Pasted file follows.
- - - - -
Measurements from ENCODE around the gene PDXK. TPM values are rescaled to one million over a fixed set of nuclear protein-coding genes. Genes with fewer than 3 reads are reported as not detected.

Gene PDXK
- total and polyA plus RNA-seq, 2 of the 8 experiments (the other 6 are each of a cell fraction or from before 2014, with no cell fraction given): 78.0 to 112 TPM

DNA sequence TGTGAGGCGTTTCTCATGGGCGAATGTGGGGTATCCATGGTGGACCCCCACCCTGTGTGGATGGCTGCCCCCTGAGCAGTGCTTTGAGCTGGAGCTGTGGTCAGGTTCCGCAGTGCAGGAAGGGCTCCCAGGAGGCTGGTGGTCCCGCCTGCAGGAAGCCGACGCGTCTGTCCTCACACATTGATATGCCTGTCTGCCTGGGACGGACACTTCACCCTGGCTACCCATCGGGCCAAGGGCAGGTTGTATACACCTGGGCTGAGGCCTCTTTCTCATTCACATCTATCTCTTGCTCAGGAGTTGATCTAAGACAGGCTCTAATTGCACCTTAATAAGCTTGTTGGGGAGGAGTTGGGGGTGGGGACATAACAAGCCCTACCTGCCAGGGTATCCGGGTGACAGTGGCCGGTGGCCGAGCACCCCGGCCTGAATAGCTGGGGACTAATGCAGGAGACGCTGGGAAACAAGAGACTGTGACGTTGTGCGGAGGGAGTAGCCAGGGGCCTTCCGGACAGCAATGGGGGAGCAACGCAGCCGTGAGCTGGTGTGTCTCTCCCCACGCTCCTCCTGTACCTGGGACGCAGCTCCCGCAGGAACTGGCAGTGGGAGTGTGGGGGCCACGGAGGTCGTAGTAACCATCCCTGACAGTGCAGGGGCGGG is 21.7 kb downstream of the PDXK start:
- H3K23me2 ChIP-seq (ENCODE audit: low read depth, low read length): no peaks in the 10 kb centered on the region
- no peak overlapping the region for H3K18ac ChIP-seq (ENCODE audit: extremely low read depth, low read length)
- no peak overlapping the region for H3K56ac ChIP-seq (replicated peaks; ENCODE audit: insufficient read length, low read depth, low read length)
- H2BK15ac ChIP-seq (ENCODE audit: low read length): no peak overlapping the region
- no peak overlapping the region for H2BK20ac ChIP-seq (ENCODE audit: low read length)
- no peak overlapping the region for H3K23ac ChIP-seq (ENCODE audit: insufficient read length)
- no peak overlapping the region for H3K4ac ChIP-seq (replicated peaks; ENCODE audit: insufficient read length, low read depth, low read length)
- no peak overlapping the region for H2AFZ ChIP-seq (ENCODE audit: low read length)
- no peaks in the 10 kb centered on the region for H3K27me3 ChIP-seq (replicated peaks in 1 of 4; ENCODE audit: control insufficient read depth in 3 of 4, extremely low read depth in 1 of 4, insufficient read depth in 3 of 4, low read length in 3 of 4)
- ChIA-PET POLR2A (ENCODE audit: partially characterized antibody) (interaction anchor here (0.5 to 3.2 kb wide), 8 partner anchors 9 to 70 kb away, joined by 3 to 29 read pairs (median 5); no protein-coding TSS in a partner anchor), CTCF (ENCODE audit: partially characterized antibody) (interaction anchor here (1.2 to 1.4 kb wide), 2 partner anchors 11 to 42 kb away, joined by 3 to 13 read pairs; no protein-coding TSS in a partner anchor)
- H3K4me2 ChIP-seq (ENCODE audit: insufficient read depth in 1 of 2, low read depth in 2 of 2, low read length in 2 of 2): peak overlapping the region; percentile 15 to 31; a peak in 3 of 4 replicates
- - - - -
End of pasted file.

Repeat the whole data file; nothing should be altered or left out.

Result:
Measurements from ENCODE around the gene PDXK. TPM values are rescaled to one million over a fixed set of nuclear protein-coding genes. Genes with fewer than 3 reads are reported as not detected.

Gene PDXK
- total and polyA plus RNA-seq, 2 of the 8 experiments (the other 6 are each of a cell fraction or from before 2014, with no cell fraction given): 78.0 to 112 TPM

DNA sequence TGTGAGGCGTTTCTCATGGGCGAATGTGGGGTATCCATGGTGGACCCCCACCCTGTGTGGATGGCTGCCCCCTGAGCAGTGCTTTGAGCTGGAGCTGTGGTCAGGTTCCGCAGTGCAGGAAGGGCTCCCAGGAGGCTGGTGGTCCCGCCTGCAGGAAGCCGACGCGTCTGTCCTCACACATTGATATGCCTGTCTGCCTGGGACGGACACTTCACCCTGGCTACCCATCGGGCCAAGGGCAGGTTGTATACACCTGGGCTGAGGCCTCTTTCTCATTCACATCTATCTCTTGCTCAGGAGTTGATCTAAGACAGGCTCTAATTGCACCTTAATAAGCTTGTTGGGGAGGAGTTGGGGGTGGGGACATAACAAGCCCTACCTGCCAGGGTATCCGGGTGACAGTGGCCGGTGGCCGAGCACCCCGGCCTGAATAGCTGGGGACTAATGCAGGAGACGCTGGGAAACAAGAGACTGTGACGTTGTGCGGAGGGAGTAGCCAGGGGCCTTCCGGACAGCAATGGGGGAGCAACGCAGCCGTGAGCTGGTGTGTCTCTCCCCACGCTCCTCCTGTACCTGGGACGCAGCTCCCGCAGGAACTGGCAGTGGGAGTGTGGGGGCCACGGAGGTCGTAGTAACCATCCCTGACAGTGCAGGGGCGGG is 21.7 kb downstream of the PDXK start:
- H3K23me2 ChIP-seq (ENCODE audit: low read depth, low read length): no peaks in the 10 kb centered on the region
- no peak overlapping the region for H3K18ac ChIP-seq (ENCODE audit: extremely low read depth, low read length)
- no peak overlapping the region for H3K56ac ChIP-seq (replicated peaks; ENCODE audit: insufficient read length, low read depth, low read length)
- H2BK15ac ChIP-seq (ENCODE audit: low read length): no peak overlapping the region
- no peak overlapping the region for H2BK20ac ChIP-seq (ENCODE audit: low read length)
- no peak overlapping the region for H3K23ac ChIP-seq (ENCODE audit: insufficient read length)
- no peak overlapping the region for H3K4ac ChIP-seq (replicated peaks; ENCODE audit: insufficient read length, low read depth, low read length)
- no peak overlapping the region for H2AFZ ChIP-seq (ENCODE audit: low read length)
- no peaks in the 10 kb centered on the region for H3K27me3 ChIP-seq (replicated peaks in 1 of 4; ENCODE audit: control insufficient read depth in 3 of 4, extremely low read depth in 1 of 4, insufficient read depth in 3 of 4, low read length in 3 of 4)
- ChIA-PET POLR2A (ENCODE audit: partially characterized antibody) (interaction anchor here (0.5 to 3.2 kb wide), 8 partner anchors 9 to 70 kb away, joined by 3 to 29 read pairs (median 5); no protein-coding TSS in a partner anchor), CTCF (ENCODE audit: partially characterized antibody) (interaction anchor here (1.2 to 1.4 kb wide), 2 partner anchors 11 to 42 kb away, joined by 3 to 13 read pairs; no protein-coding TSS in a partner anchor)
- H3K4me2 ChIP-seq (ENCODE audit: insufficient read depth in 1 of 2, low read depth in 2 of 2, low read length in 2 of 2): peak overlapping the region; percentile 15 to 31; a peak in 3 of 4 replicates